An estimated 48 million Americans suffer from some form of hearing loss. You may think it's natural, something that happens as you age or comes from exposure to extremely loud noise. But you may be surprised to learn that some underlying illnesses have also been linked to hearing loss. Consumer Reports reveals what those are and tells you what you can do about it.
One thing is for sure: A higher risk of hearing loss has been linked to diabetes and other underlying illnesses, like osteoporosis, high cholesterol, and certain infections. The best thing you can do in all those cases is to make sure you are treating the underlying condition.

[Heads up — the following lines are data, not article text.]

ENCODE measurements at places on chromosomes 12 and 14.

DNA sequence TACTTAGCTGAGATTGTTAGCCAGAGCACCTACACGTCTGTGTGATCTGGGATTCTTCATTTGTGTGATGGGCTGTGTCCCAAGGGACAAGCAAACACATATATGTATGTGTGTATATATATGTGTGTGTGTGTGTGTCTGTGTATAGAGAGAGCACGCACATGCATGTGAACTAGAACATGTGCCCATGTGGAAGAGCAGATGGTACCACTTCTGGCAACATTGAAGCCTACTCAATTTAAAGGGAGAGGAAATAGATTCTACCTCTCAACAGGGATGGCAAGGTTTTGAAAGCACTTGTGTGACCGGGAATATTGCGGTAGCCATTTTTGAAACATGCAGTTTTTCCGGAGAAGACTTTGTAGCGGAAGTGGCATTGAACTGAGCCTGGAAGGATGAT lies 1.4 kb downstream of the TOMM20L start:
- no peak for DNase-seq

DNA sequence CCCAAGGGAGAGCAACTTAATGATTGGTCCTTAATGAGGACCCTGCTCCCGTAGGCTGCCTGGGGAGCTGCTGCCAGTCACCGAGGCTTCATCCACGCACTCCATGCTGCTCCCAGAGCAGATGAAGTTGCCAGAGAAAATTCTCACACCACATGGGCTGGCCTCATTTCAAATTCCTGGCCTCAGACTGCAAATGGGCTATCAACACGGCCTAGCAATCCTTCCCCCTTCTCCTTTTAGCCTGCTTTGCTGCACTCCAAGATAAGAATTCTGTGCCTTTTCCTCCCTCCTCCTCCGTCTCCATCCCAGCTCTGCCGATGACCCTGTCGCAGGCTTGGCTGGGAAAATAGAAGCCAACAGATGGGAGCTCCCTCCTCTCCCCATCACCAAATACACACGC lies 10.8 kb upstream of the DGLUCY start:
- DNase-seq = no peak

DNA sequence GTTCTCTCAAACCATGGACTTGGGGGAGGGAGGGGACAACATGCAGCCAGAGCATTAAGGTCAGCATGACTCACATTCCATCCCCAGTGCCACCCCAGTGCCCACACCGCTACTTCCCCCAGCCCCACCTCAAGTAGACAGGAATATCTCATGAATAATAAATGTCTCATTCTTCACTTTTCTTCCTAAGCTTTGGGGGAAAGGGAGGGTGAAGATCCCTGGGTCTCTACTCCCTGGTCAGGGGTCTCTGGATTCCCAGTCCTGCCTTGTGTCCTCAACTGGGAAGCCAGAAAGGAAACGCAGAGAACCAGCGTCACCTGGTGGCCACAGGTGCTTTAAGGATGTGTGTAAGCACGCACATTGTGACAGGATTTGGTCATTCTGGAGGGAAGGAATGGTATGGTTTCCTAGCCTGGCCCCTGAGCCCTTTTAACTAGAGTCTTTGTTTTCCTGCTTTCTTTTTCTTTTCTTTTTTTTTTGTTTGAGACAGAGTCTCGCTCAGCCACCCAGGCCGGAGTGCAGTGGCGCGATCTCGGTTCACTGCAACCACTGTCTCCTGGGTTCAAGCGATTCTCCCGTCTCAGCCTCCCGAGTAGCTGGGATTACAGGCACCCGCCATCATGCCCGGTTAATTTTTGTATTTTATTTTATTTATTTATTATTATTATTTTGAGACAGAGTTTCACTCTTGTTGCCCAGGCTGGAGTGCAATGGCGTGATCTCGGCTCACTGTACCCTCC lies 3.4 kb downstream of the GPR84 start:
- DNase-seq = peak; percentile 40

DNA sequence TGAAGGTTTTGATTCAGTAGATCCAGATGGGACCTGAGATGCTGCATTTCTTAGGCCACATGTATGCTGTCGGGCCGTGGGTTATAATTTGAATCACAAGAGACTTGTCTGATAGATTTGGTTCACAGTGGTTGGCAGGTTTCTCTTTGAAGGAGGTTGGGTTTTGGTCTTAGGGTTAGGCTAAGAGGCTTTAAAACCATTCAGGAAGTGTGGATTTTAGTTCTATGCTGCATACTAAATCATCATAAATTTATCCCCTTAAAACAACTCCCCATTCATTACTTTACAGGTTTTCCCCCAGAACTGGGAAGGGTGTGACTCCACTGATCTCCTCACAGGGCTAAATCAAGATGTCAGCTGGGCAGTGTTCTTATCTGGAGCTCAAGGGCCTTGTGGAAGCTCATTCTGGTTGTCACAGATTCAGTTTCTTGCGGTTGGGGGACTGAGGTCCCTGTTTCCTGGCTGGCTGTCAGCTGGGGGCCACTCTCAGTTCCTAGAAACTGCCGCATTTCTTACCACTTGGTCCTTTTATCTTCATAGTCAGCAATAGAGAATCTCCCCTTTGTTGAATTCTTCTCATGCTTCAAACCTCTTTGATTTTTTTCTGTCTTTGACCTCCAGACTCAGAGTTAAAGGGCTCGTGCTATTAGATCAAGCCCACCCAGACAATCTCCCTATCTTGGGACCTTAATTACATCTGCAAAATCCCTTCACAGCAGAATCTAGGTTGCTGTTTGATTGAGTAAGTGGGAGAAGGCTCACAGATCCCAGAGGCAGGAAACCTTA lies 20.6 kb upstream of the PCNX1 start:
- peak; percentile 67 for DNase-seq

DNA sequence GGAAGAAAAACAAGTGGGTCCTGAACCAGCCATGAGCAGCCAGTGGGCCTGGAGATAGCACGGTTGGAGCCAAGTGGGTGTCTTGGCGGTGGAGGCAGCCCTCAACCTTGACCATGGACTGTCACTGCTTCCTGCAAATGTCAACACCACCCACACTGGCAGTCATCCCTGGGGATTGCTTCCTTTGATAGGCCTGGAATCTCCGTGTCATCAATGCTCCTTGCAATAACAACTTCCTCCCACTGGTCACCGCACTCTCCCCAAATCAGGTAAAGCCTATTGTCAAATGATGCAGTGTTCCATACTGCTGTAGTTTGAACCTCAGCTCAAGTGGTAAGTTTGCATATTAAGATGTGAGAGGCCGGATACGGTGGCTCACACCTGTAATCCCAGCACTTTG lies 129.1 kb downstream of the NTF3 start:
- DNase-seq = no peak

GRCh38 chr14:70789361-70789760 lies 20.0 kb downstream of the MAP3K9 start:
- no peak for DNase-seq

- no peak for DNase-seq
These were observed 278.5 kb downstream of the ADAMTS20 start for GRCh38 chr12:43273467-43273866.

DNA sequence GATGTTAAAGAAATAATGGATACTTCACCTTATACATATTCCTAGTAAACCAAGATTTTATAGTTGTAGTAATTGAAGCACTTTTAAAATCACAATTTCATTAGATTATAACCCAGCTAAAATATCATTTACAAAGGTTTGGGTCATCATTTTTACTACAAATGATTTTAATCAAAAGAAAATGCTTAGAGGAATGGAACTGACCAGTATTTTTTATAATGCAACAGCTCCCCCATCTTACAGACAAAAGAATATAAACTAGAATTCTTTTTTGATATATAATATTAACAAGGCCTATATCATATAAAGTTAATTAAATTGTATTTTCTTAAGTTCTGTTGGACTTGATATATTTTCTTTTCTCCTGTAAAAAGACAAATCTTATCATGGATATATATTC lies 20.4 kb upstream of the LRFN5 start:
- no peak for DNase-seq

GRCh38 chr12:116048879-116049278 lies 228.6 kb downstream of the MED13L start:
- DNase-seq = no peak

Even some prescription drugs and high doses of acetaminophen, ibuprofen, and aspirin have been linked to an increased risk of hearing loss.
If you notice any hearing loss, Consumer reports says see your doctor immediately. If it's addressed quickly, permanent damage can often be prevented or minimized.
And of course loud sounds, especially for long periods of time, can harm your hearing. The World Health Organization says it's best to listen to music on personal devices at no more than 60 percent of the maximum volume for no more than an hour a day. And protecting your ears with earplugs during fireworks or concerts can help.
Consumer Reports: How to protect your hearing
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